Jerry Lawler On Advice He Would Give Newcomers, Talks Randy Savage

The following are highlights of a new Crave Online interview with WWE Hall Of Famer Jerry Lawler:

On what he misses most about the territory days: “Probably the fun of the camaraderie you had with the other wrestlers. You spent a lot more time with those guys than superstars get to these days. The spontaneity of territory wrestling [was] to me a little more fun than it is now. The travel now is brutal even though you’re flying. But back in the territory days, you drove to the town you were wrestling in and then drove home after the matches. There was a lot of fun on the road, a lot of ribs, and a lot of practical jokes.”

On his memories of the Poffo outlaw promotion and if he had any favorite memories from when he worked with Randy Savage: “That was another situation, as you know if you’re from Lexington (KY). Lexington was kind of the headquarters for the Poffos, which of course Randy Savage and his brother, “Leaping” Lanny Poffo, their real last name was Poffo, and their dad Angelo Poffo. They started up their own company. That was just one of the things that happened back in the day.

The established company would call it outlaw wrestling … They would have matches in Lexington and then the following week my company would come and have matches in Lexington. You were kind of in a promotional war and it was kind of like the Monday Night Wars except on a smaller scale. The Poffos, they were kind of underfunded so they were hanging on by a thread there towards the end before they finally just called it quits because they were losing money on a weekly basis and they came to us and said “hey, let’s try to work together a little bit.”

… One of my favorite memories of that is when Randy Savage knew that we were wrestling in Memphis and I would leave my home in Nashville like at noon and drive down to Memphis for the matches that night. One Monday, Randy Savage brought a camera crew down to my house in Nashville and he gets out of his car and they’re filming him and he says, “This is Jerry Lawler’s house. Lawler come out here” and he’s banging on my door and he says, “Look at this. This coward Lawler is afraid to come out and face me.” He’s cutting this big promo knowing that I’m not home, of course. Then they went back and showed it on their television show and made it look like he came down to my house and I was afraid to come out. Then he and Bill Dundee actually crossed paths at a truck stop and they came to blows and got in a fight.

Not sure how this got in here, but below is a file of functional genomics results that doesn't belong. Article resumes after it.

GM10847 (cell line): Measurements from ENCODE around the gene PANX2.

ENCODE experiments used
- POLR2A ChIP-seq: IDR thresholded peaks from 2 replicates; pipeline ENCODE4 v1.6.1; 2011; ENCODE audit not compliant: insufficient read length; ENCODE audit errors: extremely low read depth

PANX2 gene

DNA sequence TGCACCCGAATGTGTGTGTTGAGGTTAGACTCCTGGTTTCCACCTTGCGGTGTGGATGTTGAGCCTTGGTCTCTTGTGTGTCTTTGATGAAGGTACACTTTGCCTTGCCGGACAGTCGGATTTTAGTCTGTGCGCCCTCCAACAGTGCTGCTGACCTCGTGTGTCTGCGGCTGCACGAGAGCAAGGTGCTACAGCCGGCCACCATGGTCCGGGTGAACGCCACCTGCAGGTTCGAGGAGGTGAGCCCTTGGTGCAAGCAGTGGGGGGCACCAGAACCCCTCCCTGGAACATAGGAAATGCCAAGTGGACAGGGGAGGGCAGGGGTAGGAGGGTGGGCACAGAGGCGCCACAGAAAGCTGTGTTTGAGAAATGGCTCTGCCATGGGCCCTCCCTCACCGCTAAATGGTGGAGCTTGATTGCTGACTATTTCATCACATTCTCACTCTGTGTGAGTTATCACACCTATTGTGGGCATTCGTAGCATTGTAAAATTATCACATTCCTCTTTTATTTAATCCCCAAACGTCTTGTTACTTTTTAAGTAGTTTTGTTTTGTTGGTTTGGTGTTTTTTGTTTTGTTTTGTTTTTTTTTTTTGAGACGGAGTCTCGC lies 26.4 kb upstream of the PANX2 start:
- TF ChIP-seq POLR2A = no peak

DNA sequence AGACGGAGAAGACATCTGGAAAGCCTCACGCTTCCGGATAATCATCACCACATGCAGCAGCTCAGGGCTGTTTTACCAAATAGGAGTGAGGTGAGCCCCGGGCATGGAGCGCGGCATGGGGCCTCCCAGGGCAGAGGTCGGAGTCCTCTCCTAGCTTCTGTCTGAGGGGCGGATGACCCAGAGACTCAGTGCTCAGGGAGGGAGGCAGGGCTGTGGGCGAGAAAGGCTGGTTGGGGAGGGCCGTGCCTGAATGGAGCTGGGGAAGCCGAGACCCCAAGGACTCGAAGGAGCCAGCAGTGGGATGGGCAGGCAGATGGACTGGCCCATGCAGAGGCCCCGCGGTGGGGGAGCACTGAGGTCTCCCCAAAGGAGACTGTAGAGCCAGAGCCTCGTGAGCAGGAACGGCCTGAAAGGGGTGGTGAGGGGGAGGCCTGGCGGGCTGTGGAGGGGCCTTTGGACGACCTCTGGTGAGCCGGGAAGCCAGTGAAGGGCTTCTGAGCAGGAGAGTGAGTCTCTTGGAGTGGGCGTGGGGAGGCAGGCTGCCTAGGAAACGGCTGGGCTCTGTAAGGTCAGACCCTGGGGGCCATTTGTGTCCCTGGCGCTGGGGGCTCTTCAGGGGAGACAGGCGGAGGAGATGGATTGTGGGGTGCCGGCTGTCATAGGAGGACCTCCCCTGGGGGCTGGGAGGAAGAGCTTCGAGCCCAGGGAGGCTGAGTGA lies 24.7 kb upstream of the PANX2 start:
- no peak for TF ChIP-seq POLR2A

They had to be pulled apart or something there so it was a pretty heated rivalry but finally, because of financial reasons, Randy’s dad came to us and said “Look we can’t continue on so is there a possibility of us working together and having some matches together in co-promotions?” and that wound to me and Randy Savage having a match at Rupp Arena. We sold out Rupp Arena, 23,000 people which, at the time was unheard of, in a Loser Leaves Town match. Right after that was when Randy started in the WWE.”

On the best advice he could give to newcomers in the business: “That’s one of the things I’ve had over the years. A lot of people come to me and ask for advice and I always tell them man, it’s so hard for me to try and tell you what will work for you or what you should do because everybody is not only different. Everybody got into the business in a different way and all of their circumstances are so different so it’s hard to give that umbrella type advice.

I always just say, and this is the main thing and I think it’s really worked for me, I don’t know if it works for everyone else but I always just say “Don’t take yourself too serious.” Don’t take anything you do in this business too serious. It’s not life or death. It’s entertainment. Have fun with it. If you do like I’ve done to do something for a living that you have fun at, you’ll feel like in the end you never had to work a day in your life.”

Check out the complete interview at

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